Renewable energies in rural areas of Spain

Villages of Teruel, Soria or Ciudad Real seek to revitalize and fight against the depopulation that they have suffered for years. Its inhabitants have mobilized to achieve energy self-consumption with renewable energy facilities, but they also seek to promote the economic development of these rural areas through the creation of so-called energy communities, a highly developed formula in northern Europe. In Germany there are more than 1,500 villages and in Denmark 700.

It is a good solution to fight against the so-called emptied Spain. Because energy communities promote citizen participation, revitalize rural areas, promote a sense of community, stimulate collaboration between citizens and companies, develop economic activity, promote twinning between neighboring villages, encourage people to settle down to their land, they facilitate their relationship with the environment, raise awareness about the transition to clean energy and reduce the energy costs of members.

Citizens, associations, neighboring villages, small and medium-sized companies or public administrations come together to be independent in the energy field. In Spain they are beginning to be developed and the Government has announced aid of 100 million to boost energy communities. Let’s look at five of these initiatives.

1.Castilfrío de la Sierra was the first village to set up a rural energy community. This small town in Soria -with just 40 inhabitants is a clear example of emptied Spain- has placed photovoltaic solar panels on municipal buildings to supply electricity to part of the village.
The neighborhood association in charge of managing this self-consumption initiative has become an example to imitate within the Tierras Altas area, to which Castilfrío belongs, and there are already twenty municipalities in the surrounding area that want to launch similar projects.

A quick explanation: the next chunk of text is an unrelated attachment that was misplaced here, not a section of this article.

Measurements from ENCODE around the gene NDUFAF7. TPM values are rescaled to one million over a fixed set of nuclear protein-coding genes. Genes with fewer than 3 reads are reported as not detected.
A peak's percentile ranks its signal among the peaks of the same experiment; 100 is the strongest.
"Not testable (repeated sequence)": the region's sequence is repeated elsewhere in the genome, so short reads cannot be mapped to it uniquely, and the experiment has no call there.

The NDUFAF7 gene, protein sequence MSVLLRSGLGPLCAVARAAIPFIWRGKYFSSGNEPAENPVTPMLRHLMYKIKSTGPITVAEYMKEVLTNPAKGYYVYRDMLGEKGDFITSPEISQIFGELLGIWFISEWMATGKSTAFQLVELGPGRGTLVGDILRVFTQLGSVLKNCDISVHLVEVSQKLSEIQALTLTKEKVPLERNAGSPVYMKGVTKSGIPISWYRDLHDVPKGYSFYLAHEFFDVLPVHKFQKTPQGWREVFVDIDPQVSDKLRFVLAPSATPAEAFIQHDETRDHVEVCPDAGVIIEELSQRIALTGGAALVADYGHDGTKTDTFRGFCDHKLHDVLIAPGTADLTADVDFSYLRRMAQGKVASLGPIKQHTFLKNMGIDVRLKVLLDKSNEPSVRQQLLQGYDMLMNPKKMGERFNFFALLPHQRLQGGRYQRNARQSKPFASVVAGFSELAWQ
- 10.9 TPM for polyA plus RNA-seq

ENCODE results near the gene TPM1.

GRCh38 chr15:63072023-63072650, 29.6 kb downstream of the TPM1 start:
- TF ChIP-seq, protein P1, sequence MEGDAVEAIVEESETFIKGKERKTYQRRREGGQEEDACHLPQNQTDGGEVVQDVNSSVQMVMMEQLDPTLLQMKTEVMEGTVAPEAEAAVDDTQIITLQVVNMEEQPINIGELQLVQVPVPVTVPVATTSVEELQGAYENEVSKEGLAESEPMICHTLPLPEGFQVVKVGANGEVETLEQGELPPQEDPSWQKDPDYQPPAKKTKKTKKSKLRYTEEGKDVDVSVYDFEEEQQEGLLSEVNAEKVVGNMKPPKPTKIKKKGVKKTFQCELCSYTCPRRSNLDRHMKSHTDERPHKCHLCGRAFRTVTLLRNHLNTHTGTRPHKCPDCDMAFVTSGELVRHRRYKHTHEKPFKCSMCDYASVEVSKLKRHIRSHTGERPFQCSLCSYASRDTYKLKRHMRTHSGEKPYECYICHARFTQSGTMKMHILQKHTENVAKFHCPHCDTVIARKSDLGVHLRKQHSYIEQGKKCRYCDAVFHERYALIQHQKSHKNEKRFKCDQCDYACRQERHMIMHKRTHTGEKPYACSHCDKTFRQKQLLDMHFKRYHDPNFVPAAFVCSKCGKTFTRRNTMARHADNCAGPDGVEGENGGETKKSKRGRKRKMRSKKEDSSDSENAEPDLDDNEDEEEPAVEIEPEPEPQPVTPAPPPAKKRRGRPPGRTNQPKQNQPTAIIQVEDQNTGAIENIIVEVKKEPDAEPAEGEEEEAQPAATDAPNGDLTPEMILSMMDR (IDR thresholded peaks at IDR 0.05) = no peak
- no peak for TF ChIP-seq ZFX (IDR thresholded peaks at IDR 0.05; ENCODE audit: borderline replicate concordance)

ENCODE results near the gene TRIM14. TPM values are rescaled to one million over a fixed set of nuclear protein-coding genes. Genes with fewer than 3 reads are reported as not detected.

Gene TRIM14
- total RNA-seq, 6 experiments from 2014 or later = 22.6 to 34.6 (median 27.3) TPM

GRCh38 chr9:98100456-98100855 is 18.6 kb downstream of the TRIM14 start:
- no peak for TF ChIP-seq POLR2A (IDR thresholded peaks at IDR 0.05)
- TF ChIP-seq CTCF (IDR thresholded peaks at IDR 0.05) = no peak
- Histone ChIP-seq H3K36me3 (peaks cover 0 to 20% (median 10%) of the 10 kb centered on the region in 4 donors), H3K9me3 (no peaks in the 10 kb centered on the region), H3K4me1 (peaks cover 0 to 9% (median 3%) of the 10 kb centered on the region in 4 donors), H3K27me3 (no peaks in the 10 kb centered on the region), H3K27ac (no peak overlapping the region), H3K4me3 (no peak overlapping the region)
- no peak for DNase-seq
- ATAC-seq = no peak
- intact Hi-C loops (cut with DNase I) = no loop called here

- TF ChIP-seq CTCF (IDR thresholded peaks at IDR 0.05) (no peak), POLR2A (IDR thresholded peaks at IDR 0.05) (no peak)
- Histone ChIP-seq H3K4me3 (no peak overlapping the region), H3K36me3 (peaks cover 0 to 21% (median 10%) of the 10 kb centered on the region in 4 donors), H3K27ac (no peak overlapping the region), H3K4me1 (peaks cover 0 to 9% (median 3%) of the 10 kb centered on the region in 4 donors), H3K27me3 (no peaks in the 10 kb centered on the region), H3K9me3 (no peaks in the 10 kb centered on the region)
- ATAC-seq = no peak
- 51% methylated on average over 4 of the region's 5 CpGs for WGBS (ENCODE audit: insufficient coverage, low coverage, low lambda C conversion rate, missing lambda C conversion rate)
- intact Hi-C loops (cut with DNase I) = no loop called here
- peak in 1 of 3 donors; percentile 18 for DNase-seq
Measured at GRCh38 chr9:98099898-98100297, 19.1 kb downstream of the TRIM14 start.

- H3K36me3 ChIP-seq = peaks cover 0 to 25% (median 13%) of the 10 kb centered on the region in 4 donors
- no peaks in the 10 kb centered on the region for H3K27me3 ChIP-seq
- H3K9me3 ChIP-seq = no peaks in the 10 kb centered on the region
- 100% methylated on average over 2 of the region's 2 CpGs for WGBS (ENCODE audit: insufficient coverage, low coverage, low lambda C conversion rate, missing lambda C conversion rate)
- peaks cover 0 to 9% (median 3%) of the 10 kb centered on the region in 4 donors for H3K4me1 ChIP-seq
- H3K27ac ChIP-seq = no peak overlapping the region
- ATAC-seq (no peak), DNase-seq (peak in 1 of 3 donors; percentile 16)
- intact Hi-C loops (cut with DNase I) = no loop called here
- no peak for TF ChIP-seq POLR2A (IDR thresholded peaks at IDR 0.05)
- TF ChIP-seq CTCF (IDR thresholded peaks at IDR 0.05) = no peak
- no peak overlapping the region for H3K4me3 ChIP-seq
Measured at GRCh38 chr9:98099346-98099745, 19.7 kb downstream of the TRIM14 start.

2. Luco de Jiloca is a beautiful Village in Teruel located in the fertile plain of the Jiloca River and which is part of the Camino del Cid tourist-cultural route. Most of the 60 inhabitants of the municipality have started a crowdfunding with the aim of installing a solar farm in the town itself that will supply energy to the houses of the neighbors and the municipal buildings.
“In addition to energy self-sufficiency, we want to promote the pride of living in the land in which we live, enable the generation of new employment and thereby attract a new population that is willing to settle here”, comment its promoters. The objective of the crowdfunding is to reach 3,000 euros of financing, which would be added to the personal funds of each neighbor already invested in the solar farm.

3. Ballesteros de Calatrava also wants to dissociate himself from the electricity companies through energy self-supply. The residents of this Village in Ciudad Real, with 400 inhabitants, have come together to create a renewable energy trading company and build a photovoltaic plant. Ballesteros Genera -which is the name of the project- will produce, store and distribute electricity throughout the village.
The initial cost is 338,000 euros, although 138,000 euros of them come from European funds. In the first year of operation, the electricity bill will be reduced by 20% and in subsequent years the discount will increase until the cost is reduced by 80%.

4. Aljarafe-Doñana is a development group made up of 16 Sevillian municipalities that have come together to create zonal energy communities. The association is looking for properties that can house large solar panel installations with which not only the owner of the building can be self-sufficient, but also neighbors and companies located within a radius of 500 meters or that can use the same transformer to which the excess energy is poured.
Aljarafe-Doñana calculates that the investment required for an installation is about a thousand euros per kilowatt of power and that it can be amortized in 5 years, given that the estimated savings are between 35% and 40%.

5. Crevillente has the most ambitious project, which has made it a European benchmark, and in fact, in this town of Alicante, the First National Congress of Energy Communities will be held in the spring of 2022. The first installation of the four planned, consists of a 600-square-meter roof of solar modules that will cover 50% of the needs of the residents of the Crevillente district of El Realengo. The next step is to use 15,000 square meters of 21 buildings on which photovoltaic panels will be installed, and then continue to grow until in 2030 the entire population of Crevillente benefits from self-sufficiency.

These five initiatives reflect the momentum that energy communities are beginning to have throughout Spain, which are configured as a magnificent formula to revitalize disadvantaged areas.